- Why is the Na,NH3 reduction trans? Why can it not be cis?(1 vote)
- The radical electrons want to be as far apart from each other as possible, so they arrange to be on opposite sides of the molecule. Jay mentions this at3:50.(3 votes)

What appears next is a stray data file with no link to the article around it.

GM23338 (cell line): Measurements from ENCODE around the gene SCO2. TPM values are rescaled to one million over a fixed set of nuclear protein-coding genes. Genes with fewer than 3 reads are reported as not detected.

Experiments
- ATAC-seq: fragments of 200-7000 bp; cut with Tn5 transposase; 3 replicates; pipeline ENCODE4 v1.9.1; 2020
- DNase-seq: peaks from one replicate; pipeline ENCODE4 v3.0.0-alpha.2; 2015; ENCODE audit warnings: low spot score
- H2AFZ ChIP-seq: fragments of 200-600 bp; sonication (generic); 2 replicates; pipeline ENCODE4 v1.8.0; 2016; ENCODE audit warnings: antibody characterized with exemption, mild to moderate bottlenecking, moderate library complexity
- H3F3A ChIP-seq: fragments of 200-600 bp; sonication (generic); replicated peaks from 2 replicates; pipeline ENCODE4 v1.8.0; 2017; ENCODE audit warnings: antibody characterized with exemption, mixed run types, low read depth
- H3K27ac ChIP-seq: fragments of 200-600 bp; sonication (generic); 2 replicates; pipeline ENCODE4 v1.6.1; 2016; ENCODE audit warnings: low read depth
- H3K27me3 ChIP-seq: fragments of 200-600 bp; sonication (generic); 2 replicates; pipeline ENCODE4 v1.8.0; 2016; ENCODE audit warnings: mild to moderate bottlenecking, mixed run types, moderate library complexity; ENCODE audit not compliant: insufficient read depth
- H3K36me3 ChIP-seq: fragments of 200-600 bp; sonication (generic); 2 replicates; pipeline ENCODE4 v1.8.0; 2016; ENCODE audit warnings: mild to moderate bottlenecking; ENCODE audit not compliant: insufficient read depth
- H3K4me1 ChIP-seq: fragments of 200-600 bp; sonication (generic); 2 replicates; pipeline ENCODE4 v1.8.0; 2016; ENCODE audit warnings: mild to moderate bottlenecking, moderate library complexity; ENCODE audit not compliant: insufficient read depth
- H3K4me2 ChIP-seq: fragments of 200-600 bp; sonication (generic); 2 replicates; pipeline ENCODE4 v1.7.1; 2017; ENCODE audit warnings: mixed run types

In this video, we're going to take a look at two ways to reduce alkynes. The first way is a reaction we've seen before. This is the hydrogenation reaction. And we saw it before when we hydrogenated alkenes to form alkanes. Here we're going to hydrogenate an alkyne to form an alkene. And to do a hydrogenation reaction, we need some hydrogen gas, so some H2 right here. And then a metal catalyst, so we're going to use Lindlar palladium, which is a special type of catalyst. It will catalyze the reduction of the alkyne on the left, the alkene on the right. However, the reduction of the alkene to the alkane down here is slow. So, so slow that we can stop it if our goal is to just make an alkene. So this reaction will form a cis-alkene. And it was a syn edition of our hydrogens. So we're going to get the two hydrogens adding on to the same side, and this has to do with the mechanism of a hydrogenation reaction. So you can check out the earlier video on hydrogenation of alkenes to see more details. So Lindlar palladium, a poison catalyst, it will reduce an alkyne to an alkene. It will produce a cis-alkene. All right, so that's how to make a cis-alkene. Let's take a look at how to make a trans-alkene. So how do we reduce an alkyne to make a trans-alkene. So here is our alkyne So we have our triple bond like that. And we're going to add sodium metal, and we're also going to add liquid ammonia like that. So we're going to form a trans-alkene. So I'm going to put-- this time my two hydrogens are going to be on opposite sides of each other. So this is formation of a trans-alkene like that. And it does this by an anti addition of hydrogens, right? So these are adding from opposite sides like that. Let's take a look at the mechanism to form a trans-alkene. So I start with my alkyne. So I'll go ahead and put in my carbons there and put an R group on the left side. And I'll make this an R-prime group to distinguish it from the R group over there. So we start with sodium, which we know, being in Group 1, has one valence electron like that. And in the first step of the mechanism, this sodium atom is going to donate its valence electron to the alkyne. So when we're showing the movement of one electron, we use a half-headed arrow. So I'm going to show this electron moving over here, but it's only one electron so I'm only going to do a half-headed arrow like that, not a full-headed arrow. So one of these bonds here between the carbons is going to break. And one of the electrons is going to move over here to this carbon like that. And one of the electrons is going to move over to the carbon on the left. So let's go ahead and draw the result of all those electrons moving around. So we have an R group here. And we had a triple bond, but now we only have a double between our two carbons, and then we have R-prime over here. So the carbon on the right picked up an electron from sodium, and it also picked up an electron from the breaking of that one bond there. So now it has two electrons around it like that, which gives us a negative 1 formal charge on this carbon. So it's a carbanion. It's an anion here. The carbon on the left picked up one electron for the breaking of that bond like that. So that's a radical that's something we haven't talked about before. So we actually form what's called a radical anion here. So let's go ahead and write that. This is a radical anion, so radical because there's an unpaired electron there. And then it also has a carbanion in the same molecule like that. So we have these electrons that are pretty close together, at least how I've drawn them, right? So we know that electrons are all negatively charged, so all these electrons are going to repel each other. So this isn't the most stable way for this molecule to have in terms of a conformation. These electrons are going to repel, and they're going to want to try to be as far away from each other as they possibly can. So what's going to happen is, we have our two carbons right here. And let's say that these two electrons stay over here on this side. This one electron's going to go over to the opposite side. They're going to try to get as far away from each other as they possibly can. And same thing with these R group here, right? So this R group is going to try to get as far away from this R-prime group as it possibly can. So this trans conformation is the more stable one. So this is our negatively charged carbanion right here. So in the next step of the mechanism, we remember ammonia is present. So let's go ahead and draw an ammonia molecule floating around like that. So here is our ammonia molecule. And the carbanion is going to act as a base, and it's going to take a proton from the ammonia molecule. So this lone pair of electrons is going to form a new bond with this proton, and these electrons are going to kick off onto the nitrogen. So let's go ahead and draw the results of that acid-base reaction. So now we have our two carbons, with an R group right here, R-prime right here. And now this carbon on the right is bonded to a proton. It bonded to a hydrogen like that. And then we still have our radical down here, so there is one electron on that carbon as well. All right, so the next step of our mechanism? Well, there's plenty of sodium present. So here's a sodium atom with one valence electron. The sodium is going to donate this electron to this carbon. So just use a half-headed arrow to show the movement of one electron. So if that sodium atom donates that one valence electron to that carbon, let's go ahead and draw the results of that. So we have two carbons double bonded, an R group over here, a hydrogen, and an R-prime. And this carbon had one electron around it. It just picked up one more from a sodium atom. So it's like that, which would give it a negative 1 formal charge. So this carbon has a negative 1 formal charge. So let's go ahead and draw that negative 1 formal charge. It's a carbanion. And once again, ammonia is floating around, so let's go ahead and draw ammonia right here, so NH3 like that. And the same thing is going to happen as did before, right? The negative charge is going to grab a proton. It's going to act as a base. And these electrons are going to kick off onto the nitrogen here. And so we protonate our carbanion, and we have completed our mechanism because now we have our two R groups across from each other. And we added on two hydrogens across from each other as well like that. So we formed a trans-alkene. All right, so that's the mechanism to form a trans-alkene. Let's look at a few examples. Let's start with this alkene right here. OK, so carbon triple bonded to another carbon, and we'll put a methyl group on each side like that. OK, so let's do a few different reactions with the same substrate here. So our first reaction will just be a normal hydrogenation with hydrogen gas, and let's use platinum as our catalyst. So this is not a poison catalyst. This is a normal catalyst. So what's going to happen is, first you're going to reduce the alkyne to an alkene. And then since there's no way of stopping it, it's going to reduce the alkene to an alkane. So this is going to reduce the alkyne all the way to an alkane. So if we go back up here to beginning, remember, we said that a poison catalyst will stop at the alkene, but if it's not a poison catalyst, it's just going to hydrogenate your alkene to an alkane down here. So this reaction is going to produce an alkane. Let's go ahead and draw the product. So we know that there are four carbons in my starting materials. There's going to be four carbons when I'm done here, so these two carbons in the center here are going to turn into CH2's. And then on either side, we still have our CH3's. So this is going to form butane as the product. All right, this time let's use a hydrogen gas, and let's use a Lindlar palladium here. This is our poisoned catalyst. So it's going to reduce our alkyne to an alkene, and then it's going to stop. And you have to think, what kind of alkene will you get? You will get a cis-alkene. So if we draw our two hydrogens adding on to the same sides, so now we have our methyl groups going like that. So our methyl groups will be going-- this and this would be our product, a cis-alkene. All right, let's do one more, same starting material. So this one right here, except this time we're going to add sodium, and we're going to use ammonia as our solvent. And remember, this will reduce our alkyne to an alkene, but it will form a trans-alkene as your product. So when you're drawing your product down here, you want to make sure that your two hydrogens are trans to each other. So they add on the mechanism, and then your two methyl groups would also be on the opposite side like that. So look very closely as to what you are reacting things with. Is it a normal hydrogenation reaction? Is it a hydrogenation reaction with a poison catalyst, which would form a cis-alkene? Or is it reduction with sodium and ammonia, which will give you a trans-alkene.